Can-kicking in the capital

The Baltimore Sun

The first thought that sprang to my mind Tuesday night as the presidential press conference began was how no expense has been spared in maintaining the mansion in which our elected rulers live. Everything so perfectly gilded and polished and splendid - not as spectacular as Versailles, but pretty doggone impressive, befitting the world's sole remaining superpower, bespeaking a grandeur amid the disturbing economic news and giving the impression of something lasting, defiant of the ephemeral nature of all living things.

Then the president began speaking about, in a phrase he returns to time and again, "a whole host of things." Barack Obama ran for and won the job of Leader of the Free World, which is a terrific accomplishment if one is obsessed with having power over others, but as we all know he got to be the top dog at a time when things were starting to get really screwed up. The world economy is staggering. Wall Street has blown itself up with those "financial weapons of mass destruction," as Warren E. Buffett described financial derivatives, and is still in the money business only because the ordinary taxpayer has been made partner with the tycoons in the investment banking and insurance operations. And the key data point, as a friend of mine likes to emphasize, is joblessness, which is growing here and abroad.

Some readers will think I'm unfairly hammering President Obama with what I'm about to say, but this isn't really anything personal. It applies to most everybody holding elective office, high or low. What they tell the public through press conferences or appearances on talking-head shows is a mixture of nonsense, falsehoods and political can-kicking. Here, courtesy of a listener to my radio show named Craig, is a summary of what Mr. Obama would have us believe based on his comments to the nation.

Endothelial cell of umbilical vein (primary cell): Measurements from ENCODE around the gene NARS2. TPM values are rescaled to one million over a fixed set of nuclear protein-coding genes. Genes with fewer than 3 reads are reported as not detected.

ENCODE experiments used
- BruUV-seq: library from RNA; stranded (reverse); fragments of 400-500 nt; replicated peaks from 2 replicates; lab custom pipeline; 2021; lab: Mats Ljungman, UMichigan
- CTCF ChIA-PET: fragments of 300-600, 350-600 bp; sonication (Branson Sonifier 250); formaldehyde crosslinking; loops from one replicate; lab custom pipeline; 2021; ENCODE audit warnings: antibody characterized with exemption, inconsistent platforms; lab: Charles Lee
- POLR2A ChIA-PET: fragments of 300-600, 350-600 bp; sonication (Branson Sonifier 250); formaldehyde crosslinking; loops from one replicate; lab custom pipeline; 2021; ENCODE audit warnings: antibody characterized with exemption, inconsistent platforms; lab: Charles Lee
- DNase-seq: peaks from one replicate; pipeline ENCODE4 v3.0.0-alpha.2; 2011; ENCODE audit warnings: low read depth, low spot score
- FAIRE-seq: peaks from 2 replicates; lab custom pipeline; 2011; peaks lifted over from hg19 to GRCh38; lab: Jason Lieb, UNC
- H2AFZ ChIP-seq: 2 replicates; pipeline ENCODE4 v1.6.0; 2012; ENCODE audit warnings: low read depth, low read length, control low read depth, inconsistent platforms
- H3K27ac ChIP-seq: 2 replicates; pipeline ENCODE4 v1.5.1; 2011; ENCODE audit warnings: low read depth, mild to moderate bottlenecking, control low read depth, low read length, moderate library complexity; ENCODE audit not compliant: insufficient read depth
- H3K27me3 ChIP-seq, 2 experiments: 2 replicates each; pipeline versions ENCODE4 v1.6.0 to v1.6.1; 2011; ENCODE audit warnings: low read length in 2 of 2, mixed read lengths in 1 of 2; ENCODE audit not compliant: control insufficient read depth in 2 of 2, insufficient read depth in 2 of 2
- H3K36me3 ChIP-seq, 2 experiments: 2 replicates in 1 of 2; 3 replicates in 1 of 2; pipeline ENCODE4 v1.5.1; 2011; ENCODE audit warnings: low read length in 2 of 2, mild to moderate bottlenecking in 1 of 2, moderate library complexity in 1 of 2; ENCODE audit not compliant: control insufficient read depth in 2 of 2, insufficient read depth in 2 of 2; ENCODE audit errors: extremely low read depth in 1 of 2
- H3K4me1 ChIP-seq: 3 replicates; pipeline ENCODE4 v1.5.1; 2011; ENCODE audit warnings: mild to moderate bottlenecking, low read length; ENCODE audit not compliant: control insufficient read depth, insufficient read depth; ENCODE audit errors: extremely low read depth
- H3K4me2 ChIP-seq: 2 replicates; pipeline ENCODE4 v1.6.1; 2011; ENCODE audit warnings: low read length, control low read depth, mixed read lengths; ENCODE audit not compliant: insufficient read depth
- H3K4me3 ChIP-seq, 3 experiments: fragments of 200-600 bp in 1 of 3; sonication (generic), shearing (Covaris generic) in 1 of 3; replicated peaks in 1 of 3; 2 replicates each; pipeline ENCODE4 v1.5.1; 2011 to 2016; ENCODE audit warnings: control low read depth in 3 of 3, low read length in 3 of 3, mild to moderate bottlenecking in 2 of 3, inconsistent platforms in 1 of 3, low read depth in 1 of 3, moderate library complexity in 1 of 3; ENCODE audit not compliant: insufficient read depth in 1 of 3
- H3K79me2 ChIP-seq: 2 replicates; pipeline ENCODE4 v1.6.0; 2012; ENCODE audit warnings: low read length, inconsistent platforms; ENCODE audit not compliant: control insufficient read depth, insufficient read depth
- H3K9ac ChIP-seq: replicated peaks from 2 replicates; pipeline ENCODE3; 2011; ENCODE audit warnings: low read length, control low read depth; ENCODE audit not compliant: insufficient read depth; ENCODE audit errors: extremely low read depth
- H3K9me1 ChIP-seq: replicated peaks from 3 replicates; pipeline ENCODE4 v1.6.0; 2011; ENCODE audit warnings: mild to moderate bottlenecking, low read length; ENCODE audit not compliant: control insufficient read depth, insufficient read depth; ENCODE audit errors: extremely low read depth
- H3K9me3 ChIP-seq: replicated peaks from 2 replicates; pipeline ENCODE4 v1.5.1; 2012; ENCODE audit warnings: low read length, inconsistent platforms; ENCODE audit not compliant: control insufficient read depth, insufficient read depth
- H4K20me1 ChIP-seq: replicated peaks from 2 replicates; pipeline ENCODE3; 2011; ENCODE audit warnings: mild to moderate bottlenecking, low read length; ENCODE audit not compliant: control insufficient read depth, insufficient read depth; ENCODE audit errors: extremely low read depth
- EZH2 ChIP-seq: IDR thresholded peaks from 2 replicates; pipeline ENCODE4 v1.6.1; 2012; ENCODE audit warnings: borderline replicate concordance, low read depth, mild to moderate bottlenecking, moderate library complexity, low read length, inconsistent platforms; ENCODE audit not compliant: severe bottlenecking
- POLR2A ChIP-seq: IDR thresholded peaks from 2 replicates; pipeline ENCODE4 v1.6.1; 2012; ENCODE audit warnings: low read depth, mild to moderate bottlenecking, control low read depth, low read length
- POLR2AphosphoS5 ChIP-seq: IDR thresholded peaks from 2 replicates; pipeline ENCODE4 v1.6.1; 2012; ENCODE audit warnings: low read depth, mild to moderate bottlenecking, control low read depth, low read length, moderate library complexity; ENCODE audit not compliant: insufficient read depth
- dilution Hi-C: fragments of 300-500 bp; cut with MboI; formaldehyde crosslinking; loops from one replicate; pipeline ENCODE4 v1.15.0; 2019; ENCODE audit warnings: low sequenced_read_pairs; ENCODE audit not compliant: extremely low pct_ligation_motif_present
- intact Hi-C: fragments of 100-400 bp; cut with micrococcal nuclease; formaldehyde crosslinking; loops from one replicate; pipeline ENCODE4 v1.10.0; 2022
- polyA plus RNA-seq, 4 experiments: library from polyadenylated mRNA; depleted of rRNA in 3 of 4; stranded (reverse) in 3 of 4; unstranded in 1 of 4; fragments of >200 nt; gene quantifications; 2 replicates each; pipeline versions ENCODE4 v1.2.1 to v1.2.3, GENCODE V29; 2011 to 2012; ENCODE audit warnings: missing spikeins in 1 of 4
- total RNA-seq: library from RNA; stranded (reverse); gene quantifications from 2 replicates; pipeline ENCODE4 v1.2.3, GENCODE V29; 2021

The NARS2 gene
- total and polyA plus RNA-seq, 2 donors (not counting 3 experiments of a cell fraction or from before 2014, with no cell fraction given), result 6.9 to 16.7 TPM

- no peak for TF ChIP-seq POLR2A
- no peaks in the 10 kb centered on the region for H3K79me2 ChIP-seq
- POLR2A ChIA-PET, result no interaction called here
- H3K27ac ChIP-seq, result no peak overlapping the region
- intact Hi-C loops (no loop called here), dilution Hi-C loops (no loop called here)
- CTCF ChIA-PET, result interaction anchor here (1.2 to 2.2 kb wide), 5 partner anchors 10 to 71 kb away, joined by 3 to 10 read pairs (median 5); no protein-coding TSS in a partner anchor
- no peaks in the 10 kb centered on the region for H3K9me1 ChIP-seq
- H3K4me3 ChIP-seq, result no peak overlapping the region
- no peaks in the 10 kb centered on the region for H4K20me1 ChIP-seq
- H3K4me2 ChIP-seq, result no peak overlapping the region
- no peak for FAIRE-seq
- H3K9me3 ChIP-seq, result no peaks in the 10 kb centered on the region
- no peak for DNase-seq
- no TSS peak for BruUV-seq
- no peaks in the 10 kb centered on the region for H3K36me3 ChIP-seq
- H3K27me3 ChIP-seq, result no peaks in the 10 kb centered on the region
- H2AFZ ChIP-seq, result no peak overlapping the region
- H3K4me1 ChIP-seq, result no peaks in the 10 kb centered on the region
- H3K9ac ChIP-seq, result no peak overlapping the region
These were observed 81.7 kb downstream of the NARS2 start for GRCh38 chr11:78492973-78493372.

"He will grow the national debt times three; he will fix health care by turning 17 percent of the economy over to the Feds; he will rid the banks of all their 'toxic assets' (now called 'legacy assets' because that sounds nicer) at the taxpayers' expense; he will see that these private companies are managed prudently; he will, through some magic in which we must believe, cut in half the deficit he has vastly increased by the end of his first term. He will raise taxes on those earning over $250,000, grow the economy, and when he has returned us to prosperity, he'll take it all back in the form of higher taxes in the name of fairness."

I should add that Mr. Obama also promised to end homelessness in this great land of ours.

The president was his calm, calculating self for most of the hourlong Q&A; with the press corps, although he did get a little angry when Ed Henry of CNN asked him why it took him so long to voice his displeasure with the AIG bonuses, saying he liked to wait so he'd know what he's talking about.

As for kicking the can down the road in the time-honored tradition of elected officials, the president's response to Chip Reid of CBS was a prime example of how to do that. Mr. Reid asked about the contrast between the Obama campaign oratory about not saddling the next generation with the burdens of our errors and his immense, debt-ridden budget proposal. Mr. Obama responded that the multitrillion-dollar increase in the national debt represented investments that needed to be made "to meet our growth targets that put us on a pathway to growth." Then a mighty boot sent the can down the road past future elections when the president told us, "The savings will come later," and his nose didn't even grow.

Ron Smith can be heard weekdays, 3 p.m. to 6 p.m., on 1090 WBAL-AM and His column appears Fridays in The Baltimore Sun. His e-mail is

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